Tuesday, November 29, 2022

No Man Can Tame (Dark-Elves of Nightbloom #1) by Miranda Honfleur

This was a book recommendation from another of my favourite fantasy romance authors Grace Draven, and I can see why I was right in picking it up. No Man Can Tame by Miranda Honfleur riffs on the time-honoured odd couple trope in a way that is utterly delightful if you are in the mood for some heart-warming, feel-good fluff as a palate cleanser. I will admit it straight up for you, my gentle readers, I make no apologies about occasionally indulging in this genre. Life is already absurdly GrimDark as it is, and sometimes a gal just has to enjoy dashing dark elf princes sweeping somewhat reluctant human princesses off their slippered feet.

That's not to say that No Man Can Tame doesn't have a meta plot that touches on topical issues such as intolerance – because we see lands ravaged by conflict, some of it caused by humans and some by magical beasts that have settled in human lands. Referred to as Immortali, these creatures include unicorns and other creatures, and also, of course, our immortal dark elves who live in their subterranean kingdoms. 

Princess Alessandra has been promised to the dark-elf Prince Veron. Somehow, these two, need to help heal the breach between their people and help foster lasting peace – a tall order, considering that there is a group of humans hellbent on destroying all Immortali. Aless is at first resentful of the fact that her father has essentially used her as a political bargaining chip, thereby scuppering the dreams she's had of establishing a library in her mother's memory. Now she has to journey to the realm of her soon-to-be-husband's people, who are also not wholly on board with this union. Veron himself has his doubts, but it's clear quite soon that these two complement each other perfectly: headstrong, intelligent Aless, and brave and loyal Veron.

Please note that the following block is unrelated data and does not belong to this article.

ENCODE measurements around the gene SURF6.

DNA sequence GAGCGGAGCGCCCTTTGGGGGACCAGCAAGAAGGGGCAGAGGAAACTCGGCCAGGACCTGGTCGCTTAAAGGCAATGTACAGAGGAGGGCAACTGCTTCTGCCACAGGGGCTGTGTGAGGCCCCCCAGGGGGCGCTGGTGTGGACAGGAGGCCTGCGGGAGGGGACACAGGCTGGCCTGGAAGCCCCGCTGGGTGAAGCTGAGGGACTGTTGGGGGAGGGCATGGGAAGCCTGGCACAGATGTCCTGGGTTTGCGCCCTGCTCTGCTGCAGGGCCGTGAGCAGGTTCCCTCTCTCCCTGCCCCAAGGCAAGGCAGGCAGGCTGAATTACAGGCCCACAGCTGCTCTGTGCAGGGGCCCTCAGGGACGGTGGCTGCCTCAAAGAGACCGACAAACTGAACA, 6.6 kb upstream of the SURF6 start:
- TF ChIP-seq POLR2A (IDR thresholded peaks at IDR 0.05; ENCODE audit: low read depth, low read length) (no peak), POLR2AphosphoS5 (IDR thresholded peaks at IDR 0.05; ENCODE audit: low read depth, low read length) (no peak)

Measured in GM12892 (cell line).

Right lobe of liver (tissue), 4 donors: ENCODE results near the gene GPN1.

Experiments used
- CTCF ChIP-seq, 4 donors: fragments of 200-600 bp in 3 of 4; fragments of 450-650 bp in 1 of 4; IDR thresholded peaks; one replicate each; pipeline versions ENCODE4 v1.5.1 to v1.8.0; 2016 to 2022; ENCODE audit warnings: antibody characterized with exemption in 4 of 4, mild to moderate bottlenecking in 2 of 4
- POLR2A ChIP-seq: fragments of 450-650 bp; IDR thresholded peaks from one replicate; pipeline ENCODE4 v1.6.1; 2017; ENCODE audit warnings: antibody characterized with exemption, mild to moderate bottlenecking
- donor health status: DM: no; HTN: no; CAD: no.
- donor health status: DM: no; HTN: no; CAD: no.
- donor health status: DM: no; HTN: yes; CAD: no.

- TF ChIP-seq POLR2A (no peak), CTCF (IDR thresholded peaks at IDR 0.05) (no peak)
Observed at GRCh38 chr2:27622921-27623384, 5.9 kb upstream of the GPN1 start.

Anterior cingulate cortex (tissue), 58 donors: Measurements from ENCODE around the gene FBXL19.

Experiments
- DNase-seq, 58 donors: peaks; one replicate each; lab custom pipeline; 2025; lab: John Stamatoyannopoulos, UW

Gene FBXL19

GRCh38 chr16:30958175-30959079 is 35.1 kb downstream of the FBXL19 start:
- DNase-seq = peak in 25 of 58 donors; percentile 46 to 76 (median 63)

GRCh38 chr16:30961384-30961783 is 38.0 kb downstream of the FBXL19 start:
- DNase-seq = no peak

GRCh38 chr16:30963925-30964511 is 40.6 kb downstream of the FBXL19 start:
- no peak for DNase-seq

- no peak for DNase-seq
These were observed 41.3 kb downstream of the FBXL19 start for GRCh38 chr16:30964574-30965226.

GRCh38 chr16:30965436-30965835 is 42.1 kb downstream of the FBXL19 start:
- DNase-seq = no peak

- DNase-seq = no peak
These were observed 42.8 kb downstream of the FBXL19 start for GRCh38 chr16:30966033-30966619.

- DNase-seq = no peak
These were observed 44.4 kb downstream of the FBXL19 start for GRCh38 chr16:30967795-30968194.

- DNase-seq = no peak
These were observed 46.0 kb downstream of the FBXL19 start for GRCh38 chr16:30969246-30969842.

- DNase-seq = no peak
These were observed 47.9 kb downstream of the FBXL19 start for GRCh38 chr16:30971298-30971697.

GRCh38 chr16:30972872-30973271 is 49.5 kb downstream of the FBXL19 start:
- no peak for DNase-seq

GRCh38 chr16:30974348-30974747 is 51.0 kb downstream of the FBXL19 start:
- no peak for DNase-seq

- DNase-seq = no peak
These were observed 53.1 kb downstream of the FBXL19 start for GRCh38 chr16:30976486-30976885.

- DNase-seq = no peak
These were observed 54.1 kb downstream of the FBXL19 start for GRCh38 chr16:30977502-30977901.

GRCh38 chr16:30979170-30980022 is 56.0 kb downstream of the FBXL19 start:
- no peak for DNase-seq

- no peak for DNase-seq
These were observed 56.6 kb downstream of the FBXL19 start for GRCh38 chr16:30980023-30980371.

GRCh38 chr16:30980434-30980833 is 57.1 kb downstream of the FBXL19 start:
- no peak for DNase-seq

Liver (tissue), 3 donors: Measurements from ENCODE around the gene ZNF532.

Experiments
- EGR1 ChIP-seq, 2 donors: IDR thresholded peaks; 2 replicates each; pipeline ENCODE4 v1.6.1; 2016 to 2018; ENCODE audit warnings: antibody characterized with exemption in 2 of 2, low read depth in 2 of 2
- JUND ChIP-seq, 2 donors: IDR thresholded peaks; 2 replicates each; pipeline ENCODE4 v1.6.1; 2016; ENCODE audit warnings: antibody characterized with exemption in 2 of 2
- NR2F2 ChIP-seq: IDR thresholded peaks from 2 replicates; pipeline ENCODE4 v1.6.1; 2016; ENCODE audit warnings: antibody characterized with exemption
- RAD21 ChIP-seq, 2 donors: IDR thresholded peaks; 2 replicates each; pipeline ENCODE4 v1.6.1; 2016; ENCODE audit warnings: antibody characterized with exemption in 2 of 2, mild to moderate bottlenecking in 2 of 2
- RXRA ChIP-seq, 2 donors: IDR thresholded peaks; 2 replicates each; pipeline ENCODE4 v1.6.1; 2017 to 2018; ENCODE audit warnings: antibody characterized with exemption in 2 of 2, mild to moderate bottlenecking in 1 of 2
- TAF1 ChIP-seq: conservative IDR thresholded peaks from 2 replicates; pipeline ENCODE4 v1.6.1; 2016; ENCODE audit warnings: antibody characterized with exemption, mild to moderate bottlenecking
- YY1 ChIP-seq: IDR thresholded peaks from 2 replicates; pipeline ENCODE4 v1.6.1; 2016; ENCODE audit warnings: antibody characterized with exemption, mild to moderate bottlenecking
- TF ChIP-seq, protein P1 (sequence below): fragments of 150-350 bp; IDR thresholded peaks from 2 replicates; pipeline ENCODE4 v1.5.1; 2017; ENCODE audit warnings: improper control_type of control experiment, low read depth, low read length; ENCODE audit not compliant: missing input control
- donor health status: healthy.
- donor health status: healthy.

Honfleur strikes just the right balance in her writing so that the romance elements don't overshadow actual plot, which is why I enjoyed this story so much and immediately downloaded book 2 so that it's queued up on my Kindle. If you're looking for an Italian-flavoured setting filled with magic, true love, and intrigue, with a side order of adventure, then this will hit the mark.

Wednesday, November 23, 2022

Field Guide to the Amaryllis Family of Southern Africa & Surrounding Territories

Before we kick off with this review, I'll have you know that my mom named me after a bleeding flower. So before you ask, yes, I know. Though I prefer to tell people I was named after one of the god Poseidon's daughters.

The Amaryllis family of southern Africa has many, many more species in it than I expected. Actually, I wasn't sure what to expect when the Field Guide for the Amaryllis Family of Southern Africa & Surrounding Territories by Graham Duncan, Barbara Jeppe, and Leigh Voigt landed on my review pile.